As part of our War and Remembrance collaboration with Wessex Scene, this is the fourth in a series of Nostalgic News pieces looking at music, TV shows, films and literature that are celebrating big anniversaries this year. Erich Maria Remarque’s All Quiet on the Western Front was first published on 29th January 1929.
“A mountain in Germany cannot offend a mountain in France […] Then I haven’t any business here at all…”
Erich Maria Remarque’s All Quiet on the Western Front seems to be the butterfly that we left on the shelf of secondary school history. Following the story of seven schoolmates who enlist in the German war effort with the encouragement of their teacher, we see the central character, Paul Bäumer, suffer the true consequences of war, shedding the enthusiastic boyhood that lured him into the grim reality of World War 1.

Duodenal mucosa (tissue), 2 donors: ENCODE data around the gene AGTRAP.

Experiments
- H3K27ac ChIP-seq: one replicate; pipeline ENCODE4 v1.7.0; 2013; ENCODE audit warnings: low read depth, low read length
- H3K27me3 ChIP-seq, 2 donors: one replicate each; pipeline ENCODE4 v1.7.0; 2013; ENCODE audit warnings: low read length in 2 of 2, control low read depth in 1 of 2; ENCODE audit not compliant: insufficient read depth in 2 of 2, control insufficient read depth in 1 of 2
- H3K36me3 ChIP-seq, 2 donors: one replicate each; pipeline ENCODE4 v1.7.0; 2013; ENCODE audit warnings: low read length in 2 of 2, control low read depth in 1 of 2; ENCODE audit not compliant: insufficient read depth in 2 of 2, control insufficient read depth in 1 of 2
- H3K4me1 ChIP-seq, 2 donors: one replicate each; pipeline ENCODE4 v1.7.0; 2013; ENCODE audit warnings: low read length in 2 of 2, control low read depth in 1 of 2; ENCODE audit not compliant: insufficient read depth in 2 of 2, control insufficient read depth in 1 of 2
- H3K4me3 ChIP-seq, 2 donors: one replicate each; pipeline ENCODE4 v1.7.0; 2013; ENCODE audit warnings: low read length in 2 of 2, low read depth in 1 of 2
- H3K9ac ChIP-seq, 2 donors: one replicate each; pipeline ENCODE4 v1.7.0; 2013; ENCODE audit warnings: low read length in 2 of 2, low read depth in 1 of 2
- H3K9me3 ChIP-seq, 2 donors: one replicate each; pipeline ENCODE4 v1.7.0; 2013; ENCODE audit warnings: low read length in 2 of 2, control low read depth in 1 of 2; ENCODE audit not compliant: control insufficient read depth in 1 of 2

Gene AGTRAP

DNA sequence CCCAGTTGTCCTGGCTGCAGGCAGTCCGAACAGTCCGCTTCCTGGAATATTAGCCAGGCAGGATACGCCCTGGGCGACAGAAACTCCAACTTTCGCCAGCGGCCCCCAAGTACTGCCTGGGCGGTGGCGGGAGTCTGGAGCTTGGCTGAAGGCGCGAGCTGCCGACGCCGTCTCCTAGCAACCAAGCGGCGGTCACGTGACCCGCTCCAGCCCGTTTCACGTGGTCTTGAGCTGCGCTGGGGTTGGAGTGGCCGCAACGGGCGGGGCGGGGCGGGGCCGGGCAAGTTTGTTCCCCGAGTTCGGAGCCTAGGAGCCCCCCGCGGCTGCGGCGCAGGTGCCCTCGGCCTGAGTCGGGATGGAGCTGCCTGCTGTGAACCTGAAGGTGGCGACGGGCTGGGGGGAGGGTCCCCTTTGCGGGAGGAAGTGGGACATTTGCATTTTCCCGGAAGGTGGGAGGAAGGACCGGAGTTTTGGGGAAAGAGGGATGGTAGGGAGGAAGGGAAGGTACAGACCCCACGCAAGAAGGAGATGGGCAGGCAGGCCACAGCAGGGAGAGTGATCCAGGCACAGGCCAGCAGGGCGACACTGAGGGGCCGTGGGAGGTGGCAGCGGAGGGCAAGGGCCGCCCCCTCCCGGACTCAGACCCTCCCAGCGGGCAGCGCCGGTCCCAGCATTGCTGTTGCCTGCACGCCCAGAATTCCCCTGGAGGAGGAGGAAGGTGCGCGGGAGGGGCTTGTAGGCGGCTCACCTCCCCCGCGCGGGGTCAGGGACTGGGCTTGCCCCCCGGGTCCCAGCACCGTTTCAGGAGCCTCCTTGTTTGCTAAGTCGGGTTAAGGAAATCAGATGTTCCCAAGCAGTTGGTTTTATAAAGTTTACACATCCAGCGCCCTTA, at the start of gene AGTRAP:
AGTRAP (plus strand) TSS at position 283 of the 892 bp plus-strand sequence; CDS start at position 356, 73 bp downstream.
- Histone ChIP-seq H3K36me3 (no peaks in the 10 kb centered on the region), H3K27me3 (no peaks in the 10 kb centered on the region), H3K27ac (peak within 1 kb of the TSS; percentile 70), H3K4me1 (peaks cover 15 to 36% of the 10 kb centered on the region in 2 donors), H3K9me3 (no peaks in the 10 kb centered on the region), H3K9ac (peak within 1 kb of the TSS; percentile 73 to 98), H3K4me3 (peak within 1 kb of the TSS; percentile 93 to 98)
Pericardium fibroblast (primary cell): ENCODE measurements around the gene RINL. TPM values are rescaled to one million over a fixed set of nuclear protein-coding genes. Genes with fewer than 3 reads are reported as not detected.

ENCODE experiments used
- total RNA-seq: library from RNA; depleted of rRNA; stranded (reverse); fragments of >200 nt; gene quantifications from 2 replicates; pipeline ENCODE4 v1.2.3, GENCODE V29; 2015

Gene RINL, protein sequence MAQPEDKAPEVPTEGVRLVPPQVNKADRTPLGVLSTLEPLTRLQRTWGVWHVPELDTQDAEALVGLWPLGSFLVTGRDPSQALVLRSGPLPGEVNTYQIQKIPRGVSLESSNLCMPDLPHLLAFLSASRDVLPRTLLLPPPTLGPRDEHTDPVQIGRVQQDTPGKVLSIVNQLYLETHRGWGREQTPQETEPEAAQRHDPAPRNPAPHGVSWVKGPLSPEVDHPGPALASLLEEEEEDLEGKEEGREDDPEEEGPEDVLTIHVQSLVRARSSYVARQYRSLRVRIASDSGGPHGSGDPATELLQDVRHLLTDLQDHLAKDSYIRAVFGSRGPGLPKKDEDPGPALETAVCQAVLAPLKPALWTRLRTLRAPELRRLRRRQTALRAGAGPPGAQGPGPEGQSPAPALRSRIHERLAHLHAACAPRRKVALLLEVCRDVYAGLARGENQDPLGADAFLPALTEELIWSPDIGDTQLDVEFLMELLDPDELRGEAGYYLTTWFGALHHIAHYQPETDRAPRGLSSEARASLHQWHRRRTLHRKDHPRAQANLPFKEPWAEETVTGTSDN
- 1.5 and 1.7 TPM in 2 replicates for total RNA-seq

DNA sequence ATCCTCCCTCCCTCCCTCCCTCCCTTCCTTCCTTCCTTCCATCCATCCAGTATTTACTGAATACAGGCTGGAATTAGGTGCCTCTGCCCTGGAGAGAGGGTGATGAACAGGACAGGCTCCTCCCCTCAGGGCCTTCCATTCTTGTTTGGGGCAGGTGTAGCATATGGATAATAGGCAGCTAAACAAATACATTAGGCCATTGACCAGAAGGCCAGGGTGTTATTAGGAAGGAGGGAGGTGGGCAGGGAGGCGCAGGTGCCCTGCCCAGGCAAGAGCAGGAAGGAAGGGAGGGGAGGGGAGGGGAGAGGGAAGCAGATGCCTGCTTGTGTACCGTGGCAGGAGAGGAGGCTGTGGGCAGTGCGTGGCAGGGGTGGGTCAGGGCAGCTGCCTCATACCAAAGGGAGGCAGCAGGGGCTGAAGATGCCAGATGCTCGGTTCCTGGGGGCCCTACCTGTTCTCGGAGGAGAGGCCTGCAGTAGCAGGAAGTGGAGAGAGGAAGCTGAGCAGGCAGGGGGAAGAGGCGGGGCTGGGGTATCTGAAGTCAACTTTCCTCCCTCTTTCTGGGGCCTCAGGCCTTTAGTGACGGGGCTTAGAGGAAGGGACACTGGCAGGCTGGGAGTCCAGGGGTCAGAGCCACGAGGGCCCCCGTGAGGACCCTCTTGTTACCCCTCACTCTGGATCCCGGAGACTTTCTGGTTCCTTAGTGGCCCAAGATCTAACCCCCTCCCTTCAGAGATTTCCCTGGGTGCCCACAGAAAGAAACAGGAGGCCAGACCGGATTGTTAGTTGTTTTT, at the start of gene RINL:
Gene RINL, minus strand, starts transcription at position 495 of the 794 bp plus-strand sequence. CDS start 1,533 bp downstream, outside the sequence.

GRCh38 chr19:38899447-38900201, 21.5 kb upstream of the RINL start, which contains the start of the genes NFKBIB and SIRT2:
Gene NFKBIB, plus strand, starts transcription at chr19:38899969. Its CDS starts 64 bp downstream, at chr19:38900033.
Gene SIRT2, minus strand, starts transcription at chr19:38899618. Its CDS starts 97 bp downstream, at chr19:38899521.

Remarque not only conveys the simultaneous brutality and futility of war, but also the devastating effects of losing loved ones, body parts, and innocence, commemorating a generation that ‘has been destroyed by war, even though it might have escaped its shells’, as he stated in an interview. Let us remember the side of war that we often do not see or endure, that Remarque describes to us with harsh but poetic frankness.
Watch the trailer for the 1930 film adaptation below: